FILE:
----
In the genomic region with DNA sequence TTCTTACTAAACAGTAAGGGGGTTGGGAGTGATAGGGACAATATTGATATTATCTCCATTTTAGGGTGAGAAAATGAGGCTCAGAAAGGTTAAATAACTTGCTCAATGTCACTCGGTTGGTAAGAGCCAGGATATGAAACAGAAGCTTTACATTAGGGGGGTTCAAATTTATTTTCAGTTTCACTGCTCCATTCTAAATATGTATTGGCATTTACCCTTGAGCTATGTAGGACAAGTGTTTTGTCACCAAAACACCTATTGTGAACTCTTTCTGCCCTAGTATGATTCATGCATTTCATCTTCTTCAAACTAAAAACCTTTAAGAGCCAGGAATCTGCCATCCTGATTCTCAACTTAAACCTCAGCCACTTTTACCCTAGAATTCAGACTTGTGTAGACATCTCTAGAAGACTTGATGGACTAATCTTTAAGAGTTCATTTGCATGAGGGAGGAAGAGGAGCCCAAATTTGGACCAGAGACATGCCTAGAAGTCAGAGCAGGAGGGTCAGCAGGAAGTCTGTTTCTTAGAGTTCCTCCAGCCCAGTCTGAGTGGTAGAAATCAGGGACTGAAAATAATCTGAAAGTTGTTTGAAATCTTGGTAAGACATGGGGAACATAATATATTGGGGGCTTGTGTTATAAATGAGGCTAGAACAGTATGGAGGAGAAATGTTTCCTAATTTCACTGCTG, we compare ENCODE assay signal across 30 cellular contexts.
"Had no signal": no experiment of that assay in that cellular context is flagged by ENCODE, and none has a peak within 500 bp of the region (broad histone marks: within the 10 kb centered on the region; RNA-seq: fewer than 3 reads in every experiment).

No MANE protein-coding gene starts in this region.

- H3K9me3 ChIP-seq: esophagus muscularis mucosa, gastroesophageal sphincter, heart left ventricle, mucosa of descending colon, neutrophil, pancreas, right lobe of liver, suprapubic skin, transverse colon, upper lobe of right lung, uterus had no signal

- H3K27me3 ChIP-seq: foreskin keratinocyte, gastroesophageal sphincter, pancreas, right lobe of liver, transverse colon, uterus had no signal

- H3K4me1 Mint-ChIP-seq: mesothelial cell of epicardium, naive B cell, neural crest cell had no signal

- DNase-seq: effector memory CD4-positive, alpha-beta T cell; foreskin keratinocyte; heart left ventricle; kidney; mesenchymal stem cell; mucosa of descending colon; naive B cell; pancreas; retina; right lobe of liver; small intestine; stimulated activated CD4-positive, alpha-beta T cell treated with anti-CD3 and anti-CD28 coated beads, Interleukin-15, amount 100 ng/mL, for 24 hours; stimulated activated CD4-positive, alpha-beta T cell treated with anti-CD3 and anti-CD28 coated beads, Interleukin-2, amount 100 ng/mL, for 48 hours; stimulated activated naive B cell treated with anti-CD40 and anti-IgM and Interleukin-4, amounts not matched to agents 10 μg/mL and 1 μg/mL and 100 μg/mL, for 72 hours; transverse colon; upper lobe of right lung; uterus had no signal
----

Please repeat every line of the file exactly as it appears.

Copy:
In the genomic region with DNA sequence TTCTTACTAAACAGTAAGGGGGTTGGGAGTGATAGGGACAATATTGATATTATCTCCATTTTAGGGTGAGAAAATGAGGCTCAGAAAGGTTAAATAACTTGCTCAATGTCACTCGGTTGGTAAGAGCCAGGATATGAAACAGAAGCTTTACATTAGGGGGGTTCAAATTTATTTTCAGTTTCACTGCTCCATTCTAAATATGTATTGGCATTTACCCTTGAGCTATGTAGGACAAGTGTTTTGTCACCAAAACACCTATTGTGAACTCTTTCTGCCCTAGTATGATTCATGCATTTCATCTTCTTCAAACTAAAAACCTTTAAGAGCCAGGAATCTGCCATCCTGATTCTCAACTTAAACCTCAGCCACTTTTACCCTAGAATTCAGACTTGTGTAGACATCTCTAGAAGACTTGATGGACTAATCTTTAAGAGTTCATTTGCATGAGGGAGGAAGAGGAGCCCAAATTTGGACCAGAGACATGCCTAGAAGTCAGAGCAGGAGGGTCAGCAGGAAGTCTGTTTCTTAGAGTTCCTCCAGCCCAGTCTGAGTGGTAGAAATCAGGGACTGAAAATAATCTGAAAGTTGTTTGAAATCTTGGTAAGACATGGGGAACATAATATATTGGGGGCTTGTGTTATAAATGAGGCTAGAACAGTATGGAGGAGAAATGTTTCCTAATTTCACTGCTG, we compare ENCODE assay signal across 30 cellular contexts.
"Had no signal": no experiment of that assay in that cellular context is flagged by ENCODE, and none has a peak within 500 bp of the region (broad histone marks: within the 10 kb centered on the region; RNA-seq: fewer than 3 reads in every experiment).

No MANE protein-coding gene starts in this region.

- H3K9me3 ChIP-seq: esophagus muscularis mucosa, gastroesophageal sphincter, heart left ventricle, mucosa of descending colon, neutrophil, pancreas, right lobe of liver, suprapubic skin, transverse colon, upper lobe of right lung, uterus had no signal

- H3K27me3 ChIP-seq: foreskin keratinocyte, gastroesophageal sphincter, pancreas, right lobe of liver, transverse colon, uterus had no signal

- H3K4me1 Mint-ChIP-seq: mesothelial cell of epicardium, naive B cell, neural crest cell had no signal

- DNase-seq: effector memory CD4-positive, alpha-beta T cell; foreskin keratinocyte; heart left ventricle; kidney; mesenchymal stem cell; mucosa of descending colon; naive B cell; pancreas; retina; right lobe of liver; small intestine; stimulated activated CD4-positive, alpha-beta T cell treated with anti-CD3 and anti-CD28 coated beads, Interleukin-15, amount 100 ng/mL, for 24 hours; stimulated activated CD4-positive, alpha-beta T cell treated with anti-CD3 and anti-CD28 coated beads, Interleukin-2, amount 100 ng/mL, for 48 hours; stimulated activated naive B cell treated with anti-CD40 and anti-IgM and Interleukin-4, amounts not matched to agents 10 μg/mL and 1 μg/mL and 100 μg/mL, for 72 hours; transverse colon; upper lobe of right lung; uterus had no signal